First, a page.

Jack Burke, Jr.
|Jack Burke, Jr.|
|— Golfer —|
|Full name||John Joseph Burke, Jr.|
January 29, 1923 |
Fort Worth, Texas
|Height||5 ft 7 in (1.70 m)|
|Weight||165 lb (75 kg; 11.8 st)|
|Former tour(s)||PGA Tour|
|Number of wins by tour|
|Best results in major championships
|Masters Tournament||Won: 1956|
|U.S. Open||T10: 1955|
|The Open Championship||DNP|
|PGA Championship||Won: 1956|
|Achievements and awards|
|World Golf Hall of Fame||2000 (member page)|
|PGA Player of the Year||1956|
|PGA Tour Lifetime
|Bob Jones Award||2004|
John Joseph "Jack" Burke, Jr. (born January 29, 1923) is an American professional golfer who was most prominent in the 1950s. He first rose to fame with two lopsided victories in the Ryder Cup matches in 1951 and was subsequently selected for the 1953, 1955, 1957, and 1959 teams, serving as playing captain in 1957. Burke also served as non-playing captain in the 1973 matches, and as special assistant captain to Hal Sutton in 2004. He won two major titles during his career, both in 1956, the Masters and PGA Championship.
Born in Fort Worth, Texas, Burke started in golf at age seven. His father, Jack, Sr., was the club professional at Houston's River Oaks Country Club and a runner-up at the U.S. Open in 1920. The younger Burke graduated from St. Thomas High School in Houston in 1940 and turned professional at age 17, then served four years in the Marines during World War II. After the war, Burke resumed his career in golf after first considering work in the oil fields of Texas. His first job was as a teaching pro in New Jersey, which was followed by a position as an assistant at Winged Foot Golf Club, where he was mentored by Claude Harmon, and later club pro at Metropolis Country Club in White Plains, New York.
Burke won 16 PGA Tour events in his career, which included two majors in 1956. In his Masters victory, Burke came from eight strokes behind in the final round, with a one-under 71 to overtake leader Ken Venturi, then an amateur, who shot 80 (+8). Perhaps his most famous match was his nine-hour, 40-hole quarterfinal loss to Cary Middlecoff at the PGA Championship in 1955. The next year he went the distance in the match play format and won. Burke won the Vardon Trophy for lowest scoring average in 1952, a season in which he won four straight Tour events. He was selected PGA Player of the Year in 1956.
Burke partnered with Jimmy Demaret to found Champions Golf Club in Houston in 1957. The 36-hole facility hosted a PGA Tour event from 1966 to 1971, today's Shell Houston Open, as well as the 1967 Ryder Cup, 1969 U.S. Open, and 1993 U.S. Amateur. Burke was the fifth recipient of the PGA Tour Lifetime Achievement Award in 2003, and was inducted into the World Golf Hall of Fame in 2000.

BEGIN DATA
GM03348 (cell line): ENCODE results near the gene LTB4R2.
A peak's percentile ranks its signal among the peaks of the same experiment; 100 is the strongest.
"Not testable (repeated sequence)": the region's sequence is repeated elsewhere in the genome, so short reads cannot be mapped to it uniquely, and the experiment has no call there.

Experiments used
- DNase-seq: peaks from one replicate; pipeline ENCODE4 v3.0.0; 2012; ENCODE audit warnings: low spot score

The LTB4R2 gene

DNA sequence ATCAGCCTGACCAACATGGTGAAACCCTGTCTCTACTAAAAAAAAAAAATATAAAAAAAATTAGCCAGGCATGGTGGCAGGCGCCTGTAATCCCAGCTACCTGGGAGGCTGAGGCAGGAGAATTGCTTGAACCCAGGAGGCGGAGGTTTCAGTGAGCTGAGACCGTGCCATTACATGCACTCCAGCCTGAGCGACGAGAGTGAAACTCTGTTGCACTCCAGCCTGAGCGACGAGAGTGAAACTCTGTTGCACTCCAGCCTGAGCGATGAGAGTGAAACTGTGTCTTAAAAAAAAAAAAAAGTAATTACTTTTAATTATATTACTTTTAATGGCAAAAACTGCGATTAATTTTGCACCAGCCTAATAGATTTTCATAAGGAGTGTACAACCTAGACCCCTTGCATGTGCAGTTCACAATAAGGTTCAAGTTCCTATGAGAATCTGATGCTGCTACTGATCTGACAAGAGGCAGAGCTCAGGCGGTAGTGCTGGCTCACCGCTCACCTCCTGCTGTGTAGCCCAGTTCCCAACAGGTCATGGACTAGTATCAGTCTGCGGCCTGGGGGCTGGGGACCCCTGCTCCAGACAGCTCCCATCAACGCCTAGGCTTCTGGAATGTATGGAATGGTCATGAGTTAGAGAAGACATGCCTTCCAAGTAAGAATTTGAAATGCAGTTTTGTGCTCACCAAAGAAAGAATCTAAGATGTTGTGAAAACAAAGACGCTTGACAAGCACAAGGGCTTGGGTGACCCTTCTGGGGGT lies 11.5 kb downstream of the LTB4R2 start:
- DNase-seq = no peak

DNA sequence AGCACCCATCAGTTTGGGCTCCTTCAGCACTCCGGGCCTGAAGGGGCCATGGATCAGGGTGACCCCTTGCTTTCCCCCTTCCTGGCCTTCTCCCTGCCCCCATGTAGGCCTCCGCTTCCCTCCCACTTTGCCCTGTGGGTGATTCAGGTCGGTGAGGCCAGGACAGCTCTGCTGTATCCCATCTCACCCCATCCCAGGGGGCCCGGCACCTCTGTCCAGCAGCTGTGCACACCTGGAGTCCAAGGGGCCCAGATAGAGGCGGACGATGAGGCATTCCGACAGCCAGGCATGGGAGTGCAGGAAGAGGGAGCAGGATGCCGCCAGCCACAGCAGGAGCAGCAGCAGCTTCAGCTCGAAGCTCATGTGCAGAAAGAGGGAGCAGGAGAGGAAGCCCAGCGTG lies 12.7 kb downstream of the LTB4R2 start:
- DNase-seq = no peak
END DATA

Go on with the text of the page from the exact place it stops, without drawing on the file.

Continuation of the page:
Burke shares his permanent locker at Augusta National Golf Club, home of The Masters in Augusta, Georgia with Tiger Woods. As tradition dictates, both keep their prized green jackets, awarded to the annual winner of the tournament, in a wooden, finished locker with gold name plates on the front, with each year listed for the year they won.
In recent years, Burke has coached several current PGA Tour stars, including Phil Mickelson, in putting.
Professional wins (18)
PGA Tour wins (16)
- 1950 (4) Bing Crosby Pro-Am (tie with Dave Douglas, Smiley Quick, Sam Snead), Rio Grande Valley Open, St. Petersburg Open, Sioux City Open
- 1952 (5) Texas Open, Houston Open, Baton Rouge Open, St. Petersburg Open, Miami Open
- 1953 (1) Inverness Invitational
- 1956 (2) Masters Tournament, PGA Championship
- 1958 (1) Insurance City Open Invitational
- 1959 (1) Houston Classic
- 1961 (1) Buick Open Invitational
- 1963 (1) Lucky International Open
Major championships are shown in bold.
Other wins (2)
Note: This list may be incomplete.
|Year||Championship||54 holes||Winning score||Margin||Runner-up|
|1956||Masters Tournament||8 shot deficit||+1 (72-71-75-71=289)||1 stroke||Ken Venturi|
|1956||PGA Championship||n/a||3 & 2||Ted Kroll|
Note: Burke never played in The Open Championship.
DNP = Did not play
WD = Withdrew
CUT = missed the half-way cut
"T" indicates a tie for a place
R64, R32, R16, QF, SF = Round in which player lost in PGA Championship match play
Green background for wins. Yellow background for top-10.
|The Open Championship||0||0||0||0||0||0||0||0|
- Most consecutive cuts made – 14 (1951 Masters – 1956 Masters)
- Longest streak of top-10s – 3 (1955 U.S. Open – 1956 Masters)
- "Burkes's Blazing Putter Wins PGA, 3 and 2". Pittsburgh Post-Gazette. Associated Press. July 25, 1956. p. 15. Retrieved January 3, 2013.<templatestyles src="Module:Citation/CS1/styles.css"></templatestyles>
- "Sport: Texas Grass Fire". Time. March 13, 1950. Retrieved January 3, 2013.<templatestyles src="Module:Citation/CS1/styles.css"></templatestyles>
- "Member bio: Jack Burke, Jr". World Golf Hall of Fame. Retrieved December 20, 2013.<templatestyles src="Module:Citation/CS1/styles.css"></templatestyles>
- Hauser, Melanie. "A Champion of Golf" (PDF). The Memorial Tournament magazine. Archived from the original (PDF) on July 17, 2011. Retrieved April 10, 2010. Unknown parameter
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- "Jack Burke Surprise Winner of Masters Golf". Pittsburgh Post-Gazette. Associated Press. April 9, 1956. p. 18. Retrieved January 3, 2013.<templatestyles src="Module:Citation/CS1/styles.css"></templatestyles>
- Wind, Herbert Warren (April 16, 1956). "And Then—Jackie Burke Took Charge". Sports Illustrated. p. 28. Retrieved January 3, 2013.<templatestyles src="Module:Citation/CS1/styles.css"></templatestyles>
- "Tournament Info for: 1956 PGA Championship". PGA.com. Retrieved January 2, 2013.<templatestyles src="Module:Citation/CS1/styles.css"></templatestyles>
- Burke, Jr., Jackie; Yocom, Guy (March 23, 2006). It's Only a Game: Words of Wisdom from a Lifetime in Golf. New York: Penguin Group. ISBN 978-1-1012-1663-7.<templatestyles src="Module:Citation/CS1/styles.css"></templatestyles>